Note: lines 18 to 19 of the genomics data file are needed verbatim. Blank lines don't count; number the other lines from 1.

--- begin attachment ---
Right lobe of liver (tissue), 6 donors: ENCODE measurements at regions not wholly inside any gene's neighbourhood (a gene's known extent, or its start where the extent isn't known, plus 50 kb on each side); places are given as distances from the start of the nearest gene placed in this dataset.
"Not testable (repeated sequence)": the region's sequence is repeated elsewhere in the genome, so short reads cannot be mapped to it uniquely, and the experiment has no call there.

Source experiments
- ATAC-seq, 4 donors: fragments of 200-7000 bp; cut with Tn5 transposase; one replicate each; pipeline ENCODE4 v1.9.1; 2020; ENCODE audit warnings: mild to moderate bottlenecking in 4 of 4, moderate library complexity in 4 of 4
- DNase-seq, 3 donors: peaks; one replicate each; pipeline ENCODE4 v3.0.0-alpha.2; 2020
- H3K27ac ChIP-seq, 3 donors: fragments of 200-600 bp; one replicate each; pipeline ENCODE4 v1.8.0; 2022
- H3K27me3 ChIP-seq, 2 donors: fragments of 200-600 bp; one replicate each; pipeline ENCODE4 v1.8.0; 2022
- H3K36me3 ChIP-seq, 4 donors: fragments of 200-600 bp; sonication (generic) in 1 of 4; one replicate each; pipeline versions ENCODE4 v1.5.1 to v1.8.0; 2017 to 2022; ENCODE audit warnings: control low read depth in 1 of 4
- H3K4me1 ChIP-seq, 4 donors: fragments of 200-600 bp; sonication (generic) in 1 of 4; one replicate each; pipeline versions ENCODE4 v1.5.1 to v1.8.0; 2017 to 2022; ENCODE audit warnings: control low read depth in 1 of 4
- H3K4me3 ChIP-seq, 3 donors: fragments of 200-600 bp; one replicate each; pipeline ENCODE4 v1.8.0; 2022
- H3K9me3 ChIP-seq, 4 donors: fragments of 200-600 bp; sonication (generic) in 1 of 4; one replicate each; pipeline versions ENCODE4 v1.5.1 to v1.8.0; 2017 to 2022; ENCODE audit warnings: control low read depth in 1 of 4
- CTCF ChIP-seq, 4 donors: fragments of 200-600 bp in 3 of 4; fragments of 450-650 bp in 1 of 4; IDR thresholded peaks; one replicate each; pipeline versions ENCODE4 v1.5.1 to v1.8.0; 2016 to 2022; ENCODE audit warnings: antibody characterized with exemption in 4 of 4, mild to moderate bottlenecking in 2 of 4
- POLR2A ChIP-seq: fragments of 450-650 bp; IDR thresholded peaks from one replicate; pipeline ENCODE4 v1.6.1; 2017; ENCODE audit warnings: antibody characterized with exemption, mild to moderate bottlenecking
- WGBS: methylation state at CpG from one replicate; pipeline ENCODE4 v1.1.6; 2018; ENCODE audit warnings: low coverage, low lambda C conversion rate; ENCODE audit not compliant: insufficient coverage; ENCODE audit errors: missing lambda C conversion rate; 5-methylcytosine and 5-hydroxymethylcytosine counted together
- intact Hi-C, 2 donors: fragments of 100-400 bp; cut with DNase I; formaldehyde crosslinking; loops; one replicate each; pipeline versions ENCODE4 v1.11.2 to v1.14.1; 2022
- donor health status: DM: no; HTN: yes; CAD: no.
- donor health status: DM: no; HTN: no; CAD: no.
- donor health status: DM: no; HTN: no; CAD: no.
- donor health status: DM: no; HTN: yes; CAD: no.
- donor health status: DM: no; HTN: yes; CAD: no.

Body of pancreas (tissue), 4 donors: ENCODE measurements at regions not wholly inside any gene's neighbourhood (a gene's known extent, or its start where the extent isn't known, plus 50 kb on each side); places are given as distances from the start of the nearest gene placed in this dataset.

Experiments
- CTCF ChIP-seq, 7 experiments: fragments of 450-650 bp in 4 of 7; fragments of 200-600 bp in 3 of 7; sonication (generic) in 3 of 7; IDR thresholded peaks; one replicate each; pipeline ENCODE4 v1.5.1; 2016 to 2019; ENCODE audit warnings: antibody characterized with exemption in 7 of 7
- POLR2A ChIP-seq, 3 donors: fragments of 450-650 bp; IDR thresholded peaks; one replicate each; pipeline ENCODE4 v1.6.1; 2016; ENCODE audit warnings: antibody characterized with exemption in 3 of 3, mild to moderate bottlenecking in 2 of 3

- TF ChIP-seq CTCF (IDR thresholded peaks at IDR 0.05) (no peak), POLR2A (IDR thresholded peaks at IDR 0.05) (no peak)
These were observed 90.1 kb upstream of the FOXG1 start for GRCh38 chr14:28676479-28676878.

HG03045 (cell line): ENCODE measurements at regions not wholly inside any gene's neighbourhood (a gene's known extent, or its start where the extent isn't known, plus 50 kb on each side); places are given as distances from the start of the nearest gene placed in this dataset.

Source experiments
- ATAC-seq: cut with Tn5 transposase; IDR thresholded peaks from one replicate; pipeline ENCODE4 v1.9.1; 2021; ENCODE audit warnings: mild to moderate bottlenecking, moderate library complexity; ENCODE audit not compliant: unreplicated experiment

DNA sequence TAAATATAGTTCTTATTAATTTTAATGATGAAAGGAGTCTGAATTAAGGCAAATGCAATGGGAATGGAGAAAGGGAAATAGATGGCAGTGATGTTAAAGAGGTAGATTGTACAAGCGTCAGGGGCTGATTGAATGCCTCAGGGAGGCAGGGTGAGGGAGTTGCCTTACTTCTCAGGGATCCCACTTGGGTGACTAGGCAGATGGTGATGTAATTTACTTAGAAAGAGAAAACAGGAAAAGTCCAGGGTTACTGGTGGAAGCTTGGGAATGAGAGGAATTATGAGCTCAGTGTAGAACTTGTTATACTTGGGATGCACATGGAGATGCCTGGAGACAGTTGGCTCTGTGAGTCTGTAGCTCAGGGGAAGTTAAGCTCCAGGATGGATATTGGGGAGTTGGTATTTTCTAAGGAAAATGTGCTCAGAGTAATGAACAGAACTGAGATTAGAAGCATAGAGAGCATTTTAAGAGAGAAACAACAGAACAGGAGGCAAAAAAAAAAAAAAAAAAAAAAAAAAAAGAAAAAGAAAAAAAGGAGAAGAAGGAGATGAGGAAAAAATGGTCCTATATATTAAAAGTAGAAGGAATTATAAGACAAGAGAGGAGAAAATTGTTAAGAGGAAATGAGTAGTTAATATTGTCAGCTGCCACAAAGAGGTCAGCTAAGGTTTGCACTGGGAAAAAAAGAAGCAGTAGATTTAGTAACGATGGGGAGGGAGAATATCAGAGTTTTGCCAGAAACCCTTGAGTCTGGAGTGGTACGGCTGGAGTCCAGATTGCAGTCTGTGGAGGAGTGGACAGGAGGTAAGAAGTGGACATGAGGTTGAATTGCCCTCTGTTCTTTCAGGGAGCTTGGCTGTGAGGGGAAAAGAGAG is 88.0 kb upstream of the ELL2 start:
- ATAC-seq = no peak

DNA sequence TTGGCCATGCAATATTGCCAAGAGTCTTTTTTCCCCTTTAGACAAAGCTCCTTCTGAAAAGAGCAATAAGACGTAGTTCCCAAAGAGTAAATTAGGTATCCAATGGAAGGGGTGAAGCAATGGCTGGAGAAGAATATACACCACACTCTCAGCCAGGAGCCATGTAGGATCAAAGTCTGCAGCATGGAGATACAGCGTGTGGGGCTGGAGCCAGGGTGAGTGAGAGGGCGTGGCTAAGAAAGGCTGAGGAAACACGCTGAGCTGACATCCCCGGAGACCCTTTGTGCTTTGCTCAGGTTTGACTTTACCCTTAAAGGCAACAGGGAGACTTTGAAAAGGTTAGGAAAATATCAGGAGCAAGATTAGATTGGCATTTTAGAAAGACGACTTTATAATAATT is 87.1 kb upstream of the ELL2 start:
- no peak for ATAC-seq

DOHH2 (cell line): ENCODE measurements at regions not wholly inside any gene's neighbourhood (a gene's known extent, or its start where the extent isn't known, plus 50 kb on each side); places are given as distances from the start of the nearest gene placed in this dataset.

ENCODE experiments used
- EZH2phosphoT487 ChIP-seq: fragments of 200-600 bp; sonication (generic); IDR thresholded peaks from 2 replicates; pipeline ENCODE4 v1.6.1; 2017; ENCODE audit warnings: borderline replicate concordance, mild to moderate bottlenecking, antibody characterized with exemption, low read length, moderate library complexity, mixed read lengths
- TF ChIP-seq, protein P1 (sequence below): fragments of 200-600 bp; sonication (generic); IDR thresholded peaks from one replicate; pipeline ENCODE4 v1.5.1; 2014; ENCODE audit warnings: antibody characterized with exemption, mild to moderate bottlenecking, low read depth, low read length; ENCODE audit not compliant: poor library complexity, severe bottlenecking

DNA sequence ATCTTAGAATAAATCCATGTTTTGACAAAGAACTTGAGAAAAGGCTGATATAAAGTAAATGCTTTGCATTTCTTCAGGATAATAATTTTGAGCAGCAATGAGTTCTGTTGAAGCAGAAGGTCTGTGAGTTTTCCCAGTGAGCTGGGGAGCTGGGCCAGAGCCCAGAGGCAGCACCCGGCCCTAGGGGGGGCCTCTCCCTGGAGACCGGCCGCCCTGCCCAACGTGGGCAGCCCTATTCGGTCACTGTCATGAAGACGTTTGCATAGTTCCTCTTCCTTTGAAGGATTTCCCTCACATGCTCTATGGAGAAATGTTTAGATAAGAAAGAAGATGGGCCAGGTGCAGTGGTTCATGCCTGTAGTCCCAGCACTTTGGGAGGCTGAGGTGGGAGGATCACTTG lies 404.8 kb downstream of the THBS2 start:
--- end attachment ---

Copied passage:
- donor health status: DM: no; HTN: no; CAD: no.
- donor health status: DM: no; HTN: yes; CAD: no.